FOX 2 - A special meeting is scheduled in Lansing for Saturday morning where lawmakers will vote on a bipartisan education package.
"School districts are finally making decisions and now we hear about new legislation in Lansing and everyone is wondering if that will change things," said Fran-Marie Silvari, an attorney who is also a mother of two at Utica Community Schools, which is all virtual, for now.
The results of the rare Saturday Senate session could cause one of the biggest districts in the state, Warren Consolidated Schools, to pause.
"I'm not sure you could get it more complicated than this," said Robert Livernois, the superintendent.
Livernois canceled a board of education meeting Thursday night to wait and see what happens.
"For us, being patient is a must, just given the size of our district and the impact it will have on our community," he said.
Sources on both sides of the aisle suggest letting districts choose their plan of action in terms of in-person, virtual, or a hybrid.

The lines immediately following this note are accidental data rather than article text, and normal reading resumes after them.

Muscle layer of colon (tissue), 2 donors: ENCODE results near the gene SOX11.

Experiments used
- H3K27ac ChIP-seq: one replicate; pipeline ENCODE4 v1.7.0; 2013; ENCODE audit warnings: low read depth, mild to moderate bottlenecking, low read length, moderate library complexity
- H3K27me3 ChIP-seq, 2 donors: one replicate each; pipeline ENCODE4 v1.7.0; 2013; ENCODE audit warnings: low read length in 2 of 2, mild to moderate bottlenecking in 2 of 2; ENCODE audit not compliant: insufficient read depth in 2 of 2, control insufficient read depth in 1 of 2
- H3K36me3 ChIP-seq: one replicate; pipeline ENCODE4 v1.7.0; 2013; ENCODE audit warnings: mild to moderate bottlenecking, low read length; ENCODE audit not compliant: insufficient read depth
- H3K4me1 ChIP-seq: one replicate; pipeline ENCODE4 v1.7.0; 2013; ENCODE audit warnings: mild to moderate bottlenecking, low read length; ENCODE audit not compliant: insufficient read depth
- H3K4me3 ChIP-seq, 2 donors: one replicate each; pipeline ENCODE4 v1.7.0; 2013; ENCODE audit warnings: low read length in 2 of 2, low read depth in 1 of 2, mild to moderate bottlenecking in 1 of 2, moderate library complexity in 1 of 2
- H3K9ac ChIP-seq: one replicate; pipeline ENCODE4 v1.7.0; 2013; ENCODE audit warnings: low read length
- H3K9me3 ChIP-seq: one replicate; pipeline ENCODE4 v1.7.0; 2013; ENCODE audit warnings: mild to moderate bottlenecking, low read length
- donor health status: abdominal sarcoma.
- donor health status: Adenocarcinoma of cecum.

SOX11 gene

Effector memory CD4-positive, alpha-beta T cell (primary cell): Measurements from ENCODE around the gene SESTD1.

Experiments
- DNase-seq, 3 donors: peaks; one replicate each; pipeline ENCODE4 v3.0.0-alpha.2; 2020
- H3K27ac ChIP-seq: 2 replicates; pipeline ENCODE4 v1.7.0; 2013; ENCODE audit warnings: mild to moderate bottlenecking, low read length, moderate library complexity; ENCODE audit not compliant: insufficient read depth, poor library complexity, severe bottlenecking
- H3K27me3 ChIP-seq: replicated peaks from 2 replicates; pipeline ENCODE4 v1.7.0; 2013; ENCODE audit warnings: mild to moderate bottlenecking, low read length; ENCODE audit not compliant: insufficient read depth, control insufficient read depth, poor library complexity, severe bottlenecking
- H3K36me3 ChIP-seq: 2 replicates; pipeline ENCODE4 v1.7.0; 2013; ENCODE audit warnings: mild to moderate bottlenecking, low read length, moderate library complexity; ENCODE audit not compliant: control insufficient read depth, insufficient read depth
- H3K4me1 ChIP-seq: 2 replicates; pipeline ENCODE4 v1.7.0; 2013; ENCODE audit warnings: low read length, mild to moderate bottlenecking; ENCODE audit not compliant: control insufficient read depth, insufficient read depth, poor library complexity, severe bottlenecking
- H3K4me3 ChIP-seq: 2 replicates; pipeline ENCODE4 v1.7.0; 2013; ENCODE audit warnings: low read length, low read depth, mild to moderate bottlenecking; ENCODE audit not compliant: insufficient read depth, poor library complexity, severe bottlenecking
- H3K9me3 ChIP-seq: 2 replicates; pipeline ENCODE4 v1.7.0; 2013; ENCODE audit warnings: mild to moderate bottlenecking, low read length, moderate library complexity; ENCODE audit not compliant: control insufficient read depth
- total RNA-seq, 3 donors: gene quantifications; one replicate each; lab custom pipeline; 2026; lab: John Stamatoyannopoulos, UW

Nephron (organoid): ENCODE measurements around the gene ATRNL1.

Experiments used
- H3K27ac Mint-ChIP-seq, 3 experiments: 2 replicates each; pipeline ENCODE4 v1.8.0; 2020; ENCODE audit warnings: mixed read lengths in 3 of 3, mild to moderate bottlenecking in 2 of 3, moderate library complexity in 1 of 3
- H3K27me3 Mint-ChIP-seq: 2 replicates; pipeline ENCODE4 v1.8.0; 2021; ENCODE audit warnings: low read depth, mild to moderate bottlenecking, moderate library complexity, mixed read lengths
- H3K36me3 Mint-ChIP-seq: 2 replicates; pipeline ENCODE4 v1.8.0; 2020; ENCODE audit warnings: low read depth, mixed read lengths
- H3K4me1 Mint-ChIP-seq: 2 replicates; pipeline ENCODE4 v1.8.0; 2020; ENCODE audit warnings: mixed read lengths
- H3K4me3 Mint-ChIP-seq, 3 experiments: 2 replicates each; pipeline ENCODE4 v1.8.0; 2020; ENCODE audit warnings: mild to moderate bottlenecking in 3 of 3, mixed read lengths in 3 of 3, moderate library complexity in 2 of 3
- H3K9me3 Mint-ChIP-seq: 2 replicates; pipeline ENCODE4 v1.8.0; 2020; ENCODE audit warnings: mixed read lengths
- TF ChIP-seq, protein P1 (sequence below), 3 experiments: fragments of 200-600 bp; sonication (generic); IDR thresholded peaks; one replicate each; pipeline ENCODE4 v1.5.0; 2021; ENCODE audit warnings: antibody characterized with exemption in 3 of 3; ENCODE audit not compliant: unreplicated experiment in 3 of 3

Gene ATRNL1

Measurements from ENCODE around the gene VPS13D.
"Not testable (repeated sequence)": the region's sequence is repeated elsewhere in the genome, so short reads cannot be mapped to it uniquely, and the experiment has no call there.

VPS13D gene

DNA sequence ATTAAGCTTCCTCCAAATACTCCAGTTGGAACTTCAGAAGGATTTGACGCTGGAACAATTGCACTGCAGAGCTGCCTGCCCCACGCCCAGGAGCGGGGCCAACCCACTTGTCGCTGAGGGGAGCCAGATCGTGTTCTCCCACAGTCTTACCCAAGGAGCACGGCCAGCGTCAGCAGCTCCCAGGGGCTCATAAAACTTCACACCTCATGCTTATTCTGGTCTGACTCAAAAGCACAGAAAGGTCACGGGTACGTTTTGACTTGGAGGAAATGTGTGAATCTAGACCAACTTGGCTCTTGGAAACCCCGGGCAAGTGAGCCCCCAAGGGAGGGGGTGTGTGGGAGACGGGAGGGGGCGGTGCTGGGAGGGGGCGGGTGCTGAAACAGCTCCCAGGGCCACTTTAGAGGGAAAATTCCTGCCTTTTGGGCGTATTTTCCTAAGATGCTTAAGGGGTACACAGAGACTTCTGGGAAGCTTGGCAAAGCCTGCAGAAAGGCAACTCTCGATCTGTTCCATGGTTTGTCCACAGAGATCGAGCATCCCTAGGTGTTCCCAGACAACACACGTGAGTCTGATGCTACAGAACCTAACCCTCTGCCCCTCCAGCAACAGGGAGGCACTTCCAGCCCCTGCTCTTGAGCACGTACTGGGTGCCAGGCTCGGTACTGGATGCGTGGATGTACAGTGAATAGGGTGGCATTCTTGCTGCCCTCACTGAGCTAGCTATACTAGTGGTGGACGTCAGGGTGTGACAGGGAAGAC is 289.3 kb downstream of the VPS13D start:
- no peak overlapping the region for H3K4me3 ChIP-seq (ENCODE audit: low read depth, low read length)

"I would strongly recommend that they pay close attention to how schools are funded," Livernois said.
Funding is based on attendance, creating a resounding concern about how kids will be accounted for and what happens to money because of COVID-19 absences.
On Thursday we saw more than 1,000 new cases in Michigan, the first spike like that since mid-May.
"We want to leave it to the locals, we want to leave it to what is best for the children that are in these schools, and the teachers and administrators," Sen. Pete Lucido (R-Shelby Twp.).
Lucido will vote Saturday - and he's confident the package will pass in the Senate first, then the House.
"It has to, there is no other way to do this," he said.
A brief statement from Gov. Gretchen Whitmer that she will continue to work with policy-makers to craft a plan forward. More specifics are expected during her press conference Friday morning.
The governor still has executive power until the end of September.